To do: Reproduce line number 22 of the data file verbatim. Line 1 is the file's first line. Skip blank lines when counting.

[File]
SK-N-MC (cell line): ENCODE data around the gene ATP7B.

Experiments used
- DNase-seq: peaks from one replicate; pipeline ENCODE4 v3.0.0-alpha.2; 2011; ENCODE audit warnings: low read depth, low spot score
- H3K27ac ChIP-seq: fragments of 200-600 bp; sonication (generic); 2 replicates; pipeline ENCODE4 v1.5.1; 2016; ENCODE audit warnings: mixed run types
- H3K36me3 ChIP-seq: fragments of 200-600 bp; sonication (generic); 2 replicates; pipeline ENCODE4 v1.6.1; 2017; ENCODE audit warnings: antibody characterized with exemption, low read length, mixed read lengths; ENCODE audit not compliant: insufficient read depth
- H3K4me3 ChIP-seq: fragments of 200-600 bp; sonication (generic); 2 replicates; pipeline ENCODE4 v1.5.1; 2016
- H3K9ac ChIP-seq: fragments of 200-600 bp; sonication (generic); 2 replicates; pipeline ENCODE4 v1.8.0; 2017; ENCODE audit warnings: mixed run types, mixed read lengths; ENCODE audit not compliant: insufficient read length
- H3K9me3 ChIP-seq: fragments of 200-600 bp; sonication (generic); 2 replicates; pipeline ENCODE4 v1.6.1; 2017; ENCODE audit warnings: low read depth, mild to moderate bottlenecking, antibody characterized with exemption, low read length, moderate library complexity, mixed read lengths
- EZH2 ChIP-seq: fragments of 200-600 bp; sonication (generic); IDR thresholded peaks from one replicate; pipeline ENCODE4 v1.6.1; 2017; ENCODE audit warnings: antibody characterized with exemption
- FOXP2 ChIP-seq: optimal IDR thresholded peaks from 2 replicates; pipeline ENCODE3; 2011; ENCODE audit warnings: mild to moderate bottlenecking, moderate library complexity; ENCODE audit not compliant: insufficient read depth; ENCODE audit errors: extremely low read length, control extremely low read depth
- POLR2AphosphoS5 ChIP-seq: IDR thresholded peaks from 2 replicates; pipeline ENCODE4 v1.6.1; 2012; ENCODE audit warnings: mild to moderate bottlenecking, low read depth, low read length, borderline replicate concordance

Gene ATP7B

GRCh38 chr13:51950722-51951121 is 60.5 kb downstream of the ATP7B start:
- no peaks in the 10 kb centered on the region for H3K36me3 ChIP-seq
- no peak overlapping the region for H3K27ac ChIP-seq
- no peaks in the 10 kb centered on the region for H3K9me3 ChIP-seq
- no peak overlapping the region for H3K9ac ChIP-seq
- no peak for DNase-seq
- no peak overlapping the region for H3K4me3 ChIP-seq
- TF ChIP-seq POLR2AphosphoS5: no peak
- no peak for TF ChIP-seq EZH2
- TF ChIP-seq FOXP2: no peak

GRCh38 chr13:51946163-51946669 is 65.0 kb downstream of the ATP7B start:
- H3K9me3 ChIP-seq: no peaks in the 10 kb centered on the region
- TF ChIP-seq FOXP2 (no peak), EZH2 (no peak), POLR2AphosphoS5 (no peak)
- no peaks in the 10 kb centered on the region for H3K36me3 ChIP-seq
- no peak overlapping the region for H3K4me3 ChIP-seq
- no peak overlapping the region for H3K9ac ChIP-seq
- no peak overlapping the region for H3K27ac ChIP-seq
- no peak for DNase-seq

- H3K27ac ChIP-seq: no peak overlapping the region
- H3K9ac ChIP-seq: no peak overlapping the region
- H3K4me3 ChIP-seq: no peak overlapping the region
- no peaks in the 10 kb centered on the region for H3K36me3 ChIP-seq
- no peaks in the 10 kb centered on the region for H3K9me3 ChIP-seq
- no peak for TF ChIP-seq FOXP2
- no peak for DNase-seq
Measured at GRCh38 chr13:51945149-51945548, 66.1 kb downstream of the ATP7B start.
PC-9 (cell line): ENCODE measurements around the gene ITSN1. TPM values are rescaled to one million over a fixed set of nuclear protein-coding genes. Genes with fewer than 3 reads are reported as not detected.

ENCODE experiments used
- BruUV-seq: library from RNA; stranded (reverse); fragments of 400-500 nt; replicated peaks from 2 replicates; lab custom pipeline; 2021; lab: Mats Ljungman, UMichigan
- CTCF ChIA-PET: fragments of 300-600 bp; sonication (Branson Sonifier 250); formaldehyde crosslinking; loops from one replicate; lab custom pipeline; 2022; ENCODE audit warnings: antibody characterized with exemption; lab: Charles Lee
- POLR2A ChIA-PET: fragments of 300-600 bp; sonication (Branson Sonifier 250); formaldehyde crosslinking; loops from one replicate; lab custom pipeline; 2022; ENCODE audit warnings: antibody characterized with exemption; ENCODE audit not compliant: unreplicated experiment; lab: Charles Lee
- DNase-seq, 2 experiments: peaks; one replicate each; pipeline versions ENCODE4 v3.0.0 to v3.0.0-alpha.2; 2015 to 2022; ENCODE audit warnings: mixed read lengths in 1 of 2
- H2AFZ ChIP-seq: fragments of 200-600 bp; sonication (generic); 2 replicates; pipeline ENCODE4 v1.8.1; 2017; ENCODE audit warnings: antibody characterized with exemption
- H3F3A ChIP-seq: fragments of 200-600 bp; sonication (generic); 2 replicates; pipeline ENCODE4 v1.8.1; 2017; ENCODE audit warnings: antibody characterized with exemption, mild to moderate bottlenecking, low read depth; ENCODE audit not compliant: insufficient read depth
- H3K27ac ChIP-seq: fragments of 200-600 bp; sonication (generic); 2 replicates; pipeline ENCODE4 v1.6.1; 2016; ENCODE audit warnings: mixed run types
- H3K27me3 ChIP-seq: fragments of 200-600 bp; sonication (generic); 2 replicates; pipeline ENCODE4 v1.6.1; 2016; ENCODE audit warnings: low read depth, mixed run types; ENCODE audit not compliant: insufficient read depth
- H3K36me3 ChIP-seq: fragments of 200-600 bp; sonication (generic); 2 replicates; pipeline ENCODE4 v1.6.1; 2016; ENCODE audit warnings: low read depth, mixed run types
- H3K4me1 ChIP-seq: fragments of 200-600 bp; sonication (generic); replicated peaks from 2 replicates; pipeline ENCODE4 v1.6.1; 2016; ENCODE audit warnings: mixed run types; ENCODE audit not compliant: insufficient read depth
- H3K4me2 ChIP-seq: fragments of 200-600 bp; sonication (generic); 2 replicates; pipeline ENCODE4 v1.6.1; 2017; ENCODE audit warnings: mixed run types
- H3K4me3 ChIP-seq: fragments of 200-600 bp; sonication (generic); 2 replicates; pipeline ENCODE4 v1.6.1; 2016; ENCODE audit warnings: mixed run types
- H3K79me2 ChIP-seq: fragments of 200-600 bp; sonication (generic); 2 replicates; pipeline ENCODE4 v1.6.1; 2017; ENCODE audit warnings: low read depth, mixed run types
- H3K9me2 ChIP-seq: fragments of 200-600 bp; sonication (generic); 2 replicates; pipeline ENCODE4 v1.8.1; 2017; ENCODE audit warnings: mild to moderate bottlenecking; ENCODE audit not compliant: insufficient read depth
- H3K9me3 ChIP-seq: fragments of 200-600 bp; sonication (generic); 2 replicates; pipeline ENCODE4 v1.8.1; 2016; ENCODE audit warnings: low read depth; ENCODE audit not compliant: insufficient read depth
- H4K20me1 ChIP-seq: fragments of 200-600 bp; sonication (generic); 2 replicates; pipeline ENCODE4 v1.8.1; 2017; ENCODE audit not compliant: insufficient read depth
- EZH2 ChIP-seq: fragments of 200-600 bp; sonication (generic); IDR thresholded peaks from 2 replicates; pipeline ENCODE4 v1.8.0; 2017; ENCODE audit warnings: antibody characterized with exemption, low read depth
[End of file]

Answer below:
- TF ChIP-seq FOXP2: no peak